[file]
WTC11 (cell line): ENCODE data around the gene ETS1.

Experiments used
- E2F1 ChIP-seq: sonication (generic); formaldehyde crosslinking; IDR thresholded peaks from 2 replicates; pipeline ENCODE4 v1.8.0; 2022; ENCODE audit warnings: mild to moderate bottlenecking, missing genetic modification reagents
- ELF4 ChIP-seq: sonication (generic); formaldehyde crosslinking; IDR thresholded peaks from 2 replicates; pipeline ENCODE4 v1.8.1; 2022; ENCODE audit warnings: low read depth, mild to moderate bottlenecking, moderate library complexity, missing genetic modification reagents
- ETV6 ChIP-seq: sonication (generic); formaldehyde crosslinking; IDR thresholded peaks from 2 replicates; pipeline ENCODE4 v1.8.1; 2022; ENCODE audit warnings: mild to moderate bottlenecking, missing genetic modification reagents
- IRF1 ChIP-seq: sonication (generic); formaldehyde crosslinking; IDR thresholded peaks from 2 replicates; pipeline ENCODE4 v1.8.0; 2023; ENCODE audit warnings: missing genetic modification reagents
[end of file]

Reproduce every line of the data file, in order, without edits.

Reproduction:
WTC11 (cell line): ENCODE data around the gene ETS1.

Experiments used
- E2F1 ChIP-seq: sonication (generic); formaldehyde crosslinking; IDR thresholded peaks from 2 replicates; pipeline ENCODE4 v1.8.0; 2022; ENCODE audit warnings: mild to moderate bottlenecking, missing genetic modification reagents
- ELF4 ChIP-seq: sonication (generic); formaldehyde crosslinking; IDR thresholded peaks from 2 replicates; pipeline ENCODE4 v1.8.1; 2022; ENCODE audit warnings: low read depth, mild to moderate bottlenecking, moderate library complexity, missing genetic modification reagents
- ETV6 ChIP-seq: sonication (generic); formaldehyde crosslinking; IDR thresholded peaks from 2 replicates; pipeline ENCODE4 v1.8.1; 2022; ENCODE audit warnings: mild to moderate bottlenecking, missing genetic modification reagents
- IRF1 ChIP-seq: sonication (generic); formaldehyde crosslinking; IDR thresholded peaks from 2 replicates; pipeline ENCODE4 v1.8.0; 2023; ENCODE audit warnings: missing genetic modification reagents